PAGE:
Agent or advisor? It matters for CARES Act-related services
The rules surrounding the Payroll Protection Program (PPP) under the Coronavirus Aid, Relief, and Economic Security Act (CARES Act) are evolving. It is very clear that accountants will play a critical role in the loan application process. From a risk management standpoint, there are a few things to bear in mind.
Some CPA firms are struggling with defining their role — consultant verses agent.
Agents act on the behalf of the client as their representative. They complete and submit applications, expedite the approval process, represent clients with prospective lenders, sign loan applications and closing documents, and do the other things agents normally do.
The Small Business Administration defines agents as a “loan packager, accountant, attorney, consultant, engineer, architect, appraiser, or any other party that receives compensation from representing an Applicant for an SBA disaster loan.” That definition covers a lot of ground.
Consultants, or advisors, as most CPA firms refer to themselves, more passively assist clients in the process. They provide guidance, information and services that are not specifically related to the PPP loan application. The SBA says an applicant’s “accountant for the preparation of financial statements or tax returns required by the Applicant in the normal course of business and not related to the loan application” is not an agent.
Under the PPP rules, agents get a percentage of the loan’s amount — and it comes directly from the participating lender’s fees. Agents also must complete the SBA’s Fee Disclosure and Compensation Agreement.
Consultants (advisors) can charge their normal rates, but it cannot come from the PPP loan proceeds. Accordingly, they need to be especially vigilant with engagements when advising clients on a PPP loan application or other relief guidance, not only to avoid any perceived liability if a loan application is denied, but more importantly to faithfully discharge their professional responsibility as trusted advisors on accounting, attest and other services.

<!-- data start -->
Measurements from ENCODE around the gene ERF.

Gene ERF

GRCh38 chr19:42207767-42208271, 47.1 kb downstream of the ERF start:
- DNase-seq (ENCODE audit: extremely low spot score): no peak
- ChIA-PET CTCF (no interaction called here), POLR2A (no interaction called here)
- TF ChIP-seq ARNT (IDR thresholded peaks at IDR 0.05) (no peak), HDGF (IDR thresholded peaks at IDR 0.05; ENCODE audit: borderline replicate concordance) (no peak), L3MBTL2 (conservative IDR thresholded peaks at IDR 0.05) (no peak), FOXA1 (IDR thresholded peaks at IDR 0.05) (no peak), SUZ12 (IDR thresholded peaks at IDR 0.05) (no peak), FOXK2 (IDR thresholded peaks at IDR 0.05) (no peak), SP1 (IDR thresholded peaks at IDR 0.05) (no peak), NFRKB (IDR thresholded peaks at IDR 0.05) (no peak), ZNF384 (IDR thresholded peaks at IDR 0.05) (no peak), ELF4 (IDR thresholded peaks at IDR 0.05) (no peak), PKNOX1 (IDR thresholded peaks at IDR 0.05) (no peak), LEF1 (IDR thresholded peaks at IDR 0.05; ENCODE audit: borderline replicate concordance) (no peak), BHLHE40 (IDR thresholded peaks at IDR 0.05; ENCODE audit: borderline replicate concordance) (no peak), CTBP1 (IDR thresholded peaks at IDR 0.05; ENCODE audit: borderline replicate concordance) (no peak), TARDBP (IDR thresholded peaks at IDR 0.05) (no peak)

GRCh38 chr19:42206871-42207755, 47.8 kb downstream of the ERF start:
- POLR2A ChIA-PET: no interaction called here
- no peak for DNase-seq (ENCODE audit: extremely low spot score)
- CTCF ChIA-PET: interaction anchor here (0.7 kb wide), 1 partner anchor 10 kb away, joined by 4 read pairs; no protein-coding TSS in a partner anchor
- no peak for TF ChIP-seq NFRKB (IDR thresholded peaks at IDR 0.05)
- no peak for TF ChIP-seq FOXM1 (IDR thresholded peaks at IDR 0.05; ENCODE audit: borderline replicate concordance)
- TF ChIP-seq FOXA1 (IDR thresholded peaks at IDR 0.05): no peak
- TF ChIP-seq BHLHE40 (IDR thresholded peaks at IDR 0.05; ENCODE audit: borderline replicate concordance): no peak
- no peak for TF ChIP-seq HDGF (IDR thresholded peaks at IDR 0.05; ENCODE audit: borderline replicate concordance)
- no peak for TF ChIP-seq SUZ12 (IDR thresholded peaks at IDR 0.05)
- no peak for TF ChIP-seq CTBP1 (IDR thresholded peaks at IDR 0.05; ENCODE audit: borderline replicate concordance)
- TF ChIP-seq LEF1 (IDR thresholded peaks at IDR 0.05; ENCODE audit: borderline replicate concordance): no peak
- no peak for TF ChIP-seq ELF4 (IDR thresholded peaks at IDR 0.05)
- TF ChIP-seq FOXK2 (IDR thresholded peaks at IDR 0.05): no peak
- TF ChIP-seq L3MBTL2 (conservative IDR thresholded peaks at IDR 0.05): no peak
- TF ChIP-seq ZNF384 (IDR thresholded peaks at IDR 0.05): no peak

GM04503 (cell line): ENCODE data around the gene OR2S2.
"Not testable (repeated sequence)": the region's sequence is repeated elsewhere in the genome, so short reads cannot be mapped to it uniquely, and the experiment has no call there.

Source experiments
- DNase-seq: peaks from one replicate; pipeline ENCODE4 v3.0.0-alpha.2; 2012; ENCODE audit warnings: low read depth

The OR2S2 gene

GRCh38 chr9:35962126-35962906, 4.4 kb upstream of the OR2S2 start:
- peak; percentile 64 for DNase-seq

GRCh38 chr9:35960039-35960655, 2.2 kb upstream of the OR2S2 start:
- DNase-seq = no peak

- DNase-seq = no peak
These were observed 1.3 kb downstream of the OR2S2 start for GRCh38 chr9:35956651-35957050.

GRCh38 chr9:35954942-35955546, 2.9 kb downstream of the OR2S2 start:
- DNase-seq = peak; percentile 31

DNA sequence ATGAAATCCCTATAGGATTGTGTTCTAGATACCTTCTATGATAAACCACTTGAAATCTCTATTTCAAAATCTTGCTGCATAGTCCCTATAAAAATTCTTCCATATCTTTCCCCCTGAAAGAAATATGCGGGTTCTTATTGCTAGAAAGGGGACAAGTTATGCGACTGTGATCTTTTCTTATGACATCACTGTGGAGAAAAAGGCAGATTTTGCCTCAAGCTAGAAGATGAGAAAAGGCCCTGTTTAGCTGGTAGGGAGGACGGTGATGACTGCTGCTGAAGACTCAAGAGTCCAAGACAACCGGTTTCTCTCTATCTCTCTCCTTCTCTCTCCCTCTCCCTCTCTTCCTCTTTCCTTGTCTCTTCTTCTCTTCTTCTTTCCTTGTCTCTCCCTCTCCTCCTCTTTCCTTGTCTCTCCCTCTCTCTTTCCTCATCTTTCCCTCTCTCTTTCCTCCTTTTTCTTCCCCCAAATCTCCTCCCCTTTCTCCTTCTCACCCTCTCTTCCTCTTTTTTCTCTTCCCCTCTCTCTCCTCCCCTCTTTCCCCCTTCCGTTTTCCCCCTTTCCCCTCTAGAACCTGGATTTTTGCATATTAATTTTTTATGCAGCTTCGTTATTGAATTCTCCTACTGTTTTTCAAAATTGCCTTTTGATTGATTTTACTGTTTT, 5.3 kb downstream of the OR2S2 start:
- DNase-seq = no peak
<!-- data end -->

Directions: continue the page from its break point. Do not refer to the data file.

Risk mitigation sample language
In light of these distinctions, we know that some CPA firms are primarily opting to act as consultants (advisors) rather than agents.
There is risk in either choice. It may in some cases be more prudent to act as an agent, but to do so conservatively. To mitigate risk, firms may require the client to (i) verify the accuracy of the application information, (ii) submit the application, and (iii) sign the loan documents as their own representative. Otherwise, there is a risk as an agent of running afoul of the fee rules, as well as an increase in liability exposure. The result could include having to return any fees paid to the accountants as a consultant, not getting paid the fee due an agent, suffering reputational damage in both the eyes of the client and the SBA, and possibly client litigation if the loan application is denied.